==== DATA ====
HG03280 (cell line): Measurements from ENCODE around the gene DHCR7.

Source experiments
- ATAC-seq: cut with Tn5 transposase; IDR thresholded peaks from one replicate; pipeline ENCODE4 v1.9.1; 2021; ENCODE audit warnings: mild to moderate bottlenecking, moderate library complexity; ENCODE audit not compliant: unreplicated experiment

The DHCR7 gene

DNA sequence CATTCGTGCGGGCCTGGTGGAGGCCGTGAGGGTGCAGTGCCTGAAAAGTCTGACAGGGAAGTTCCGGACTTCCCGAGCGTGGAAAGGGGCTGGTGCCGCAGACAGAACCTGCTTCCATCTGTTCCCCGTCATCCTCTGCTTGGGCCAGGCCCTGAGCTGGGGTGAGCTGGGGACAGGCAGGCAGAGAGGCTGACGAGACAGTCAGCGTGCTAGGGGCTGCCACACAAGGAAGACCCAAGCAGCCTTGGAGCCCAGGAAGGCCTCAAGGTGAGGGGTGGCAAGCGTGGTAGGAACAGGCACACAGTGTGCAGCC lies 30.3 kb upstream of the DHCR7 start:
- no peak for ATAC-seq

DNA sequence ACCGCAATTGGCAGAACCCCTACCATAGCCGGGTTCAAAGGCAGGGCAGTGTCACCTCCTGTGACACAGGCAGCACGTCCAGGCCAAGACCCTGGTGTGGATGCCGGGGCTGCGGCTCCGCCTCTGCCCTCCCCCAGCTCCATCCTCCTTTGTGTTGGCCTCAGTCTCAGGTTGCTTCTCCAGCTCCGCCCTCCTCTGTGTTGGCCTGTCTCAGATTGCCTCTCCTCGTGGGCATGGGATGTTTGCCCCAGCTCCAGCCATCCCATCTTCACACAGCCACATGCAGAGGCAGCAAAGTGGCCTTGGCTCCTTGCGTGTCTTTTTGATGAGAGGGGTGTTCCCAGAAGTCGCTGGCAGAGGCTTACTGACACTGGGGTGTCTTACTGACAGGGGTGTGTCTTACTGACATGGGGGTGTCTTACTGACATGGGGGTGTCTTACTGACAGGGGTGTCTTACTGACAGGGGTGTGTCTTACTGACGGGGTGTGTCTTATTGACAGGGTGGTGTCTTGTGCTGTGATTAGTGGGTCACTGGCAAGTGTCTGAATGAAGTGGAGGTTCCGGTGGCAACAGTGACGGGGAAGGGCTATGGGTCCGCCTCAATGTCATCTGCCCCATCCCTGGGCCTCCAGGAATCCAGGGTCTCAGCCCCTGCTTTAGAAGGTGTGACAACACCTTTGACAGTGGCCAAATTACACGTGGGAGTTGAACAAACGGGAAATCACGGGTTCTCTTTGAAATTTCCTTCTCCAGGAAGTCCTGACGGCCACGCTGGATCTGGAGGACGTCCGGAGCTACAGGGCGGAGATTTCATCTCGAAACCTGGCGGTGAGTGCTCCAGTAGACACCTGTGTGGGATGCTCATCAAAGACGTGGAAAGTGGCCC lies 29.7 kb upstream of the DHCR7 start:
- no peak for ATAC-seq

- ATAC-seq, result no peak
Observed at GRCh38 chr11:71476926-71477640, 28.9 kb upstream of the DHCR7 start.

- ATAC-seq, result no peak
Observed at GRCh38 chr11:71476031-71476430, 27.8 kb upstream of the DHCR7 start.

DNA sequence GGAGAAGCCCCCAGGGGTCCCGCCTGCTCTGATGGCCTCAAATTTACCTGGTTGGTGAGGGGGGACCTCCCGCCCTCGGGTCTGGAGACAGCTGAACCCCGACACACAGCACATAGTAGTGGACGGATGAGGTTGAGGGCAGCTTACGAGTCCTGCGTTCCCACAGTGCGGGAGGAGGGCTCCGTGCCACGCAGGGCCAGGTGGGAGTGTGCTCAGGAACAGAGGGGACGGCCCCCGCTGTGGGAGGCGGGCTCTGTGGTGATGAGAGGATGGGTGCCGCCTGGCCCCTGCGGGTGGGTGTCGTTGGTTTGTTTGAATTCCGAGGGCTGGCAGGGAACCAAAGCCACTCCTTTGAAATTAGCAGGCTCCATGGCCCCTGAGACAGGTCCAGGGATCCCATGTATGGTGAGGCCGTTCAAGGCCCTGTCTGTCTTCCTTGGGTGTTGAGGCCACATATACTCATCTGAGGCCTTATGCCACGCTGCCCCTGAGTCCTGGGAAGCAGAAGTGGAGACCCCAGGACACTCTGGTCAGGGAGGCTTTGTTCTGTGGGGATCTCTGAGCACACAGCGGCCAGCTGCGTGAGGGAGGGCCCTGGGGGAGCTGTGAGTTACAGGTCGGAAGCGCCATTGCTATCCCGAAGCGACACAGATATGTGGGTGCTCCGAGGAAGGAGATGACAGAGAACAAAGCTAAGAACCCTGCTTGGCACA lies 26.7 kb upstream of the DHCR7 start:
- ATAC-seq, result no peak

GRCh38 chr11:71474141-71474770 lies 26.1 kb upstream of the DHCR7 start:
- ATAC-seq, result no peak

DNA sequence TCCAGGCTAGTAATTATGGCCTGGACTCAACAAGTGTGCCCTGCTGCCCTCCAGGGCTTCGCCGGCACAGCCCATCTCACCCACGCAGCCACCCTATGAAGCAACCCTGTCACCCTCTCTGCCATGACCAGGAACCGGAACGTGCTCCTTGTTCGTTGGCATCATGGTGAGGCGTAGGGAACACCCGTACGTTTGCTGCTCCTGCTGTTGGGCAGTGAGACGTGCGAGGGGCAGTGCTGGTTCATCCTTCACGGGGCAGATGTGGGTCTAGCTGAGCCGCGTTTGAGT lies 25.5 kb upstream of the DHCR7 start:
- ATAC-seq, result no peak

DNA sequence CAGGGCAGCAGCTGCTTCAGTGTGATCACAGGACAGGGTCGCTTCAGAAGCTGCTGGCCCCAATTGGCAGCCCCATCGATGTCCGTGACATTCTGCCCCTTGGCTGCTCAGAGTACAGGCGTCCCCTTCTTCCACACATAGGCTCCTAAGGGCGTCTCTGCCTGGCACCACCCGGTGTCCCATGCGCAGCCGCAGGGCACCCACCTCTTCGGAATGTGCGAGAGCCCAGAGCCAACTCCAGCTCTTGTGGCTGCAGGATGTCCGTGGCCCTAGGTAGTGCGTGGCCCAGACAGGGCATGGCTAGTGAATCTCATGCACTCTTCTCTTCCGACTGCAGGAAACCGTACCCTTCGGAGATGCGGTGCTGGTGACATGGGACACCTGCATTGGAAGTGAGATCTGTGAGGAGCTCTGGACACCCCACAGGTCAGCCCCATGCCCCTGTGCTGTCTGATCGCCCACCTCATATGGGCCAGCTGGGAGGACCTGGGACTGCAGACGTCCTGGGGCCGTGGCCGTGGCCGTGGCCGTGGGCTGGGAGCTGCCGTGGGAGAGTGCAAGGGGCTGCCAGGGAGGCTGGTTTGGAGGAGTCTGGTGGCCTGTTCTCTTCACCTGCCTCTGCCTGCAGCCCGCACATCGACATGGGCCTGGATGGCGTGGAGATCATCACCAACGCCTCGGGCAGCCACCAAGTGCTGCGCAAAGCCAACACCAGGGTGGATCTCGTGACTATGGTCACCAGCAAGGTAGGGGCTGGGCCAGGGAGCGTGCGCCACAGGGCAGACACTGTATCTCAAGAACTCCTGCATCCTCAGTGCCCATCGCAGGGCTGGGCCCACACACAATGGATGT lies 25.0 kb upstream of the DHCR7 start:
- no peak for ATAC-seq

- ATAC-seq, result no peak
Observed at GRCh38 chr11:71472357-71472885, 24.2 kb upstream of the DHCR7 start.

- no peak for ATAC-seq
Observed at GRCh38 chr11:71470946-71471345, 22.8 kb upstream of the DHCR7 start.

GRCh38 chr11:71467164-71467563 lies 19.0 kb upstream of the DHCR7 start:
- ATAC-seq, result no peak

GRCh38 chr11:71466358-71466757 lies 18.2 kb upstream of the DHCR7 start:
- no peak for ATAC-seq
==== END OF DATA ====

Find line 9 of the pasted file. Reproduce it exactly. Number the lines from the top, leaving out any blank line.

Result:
- ATAC-seq, result no peak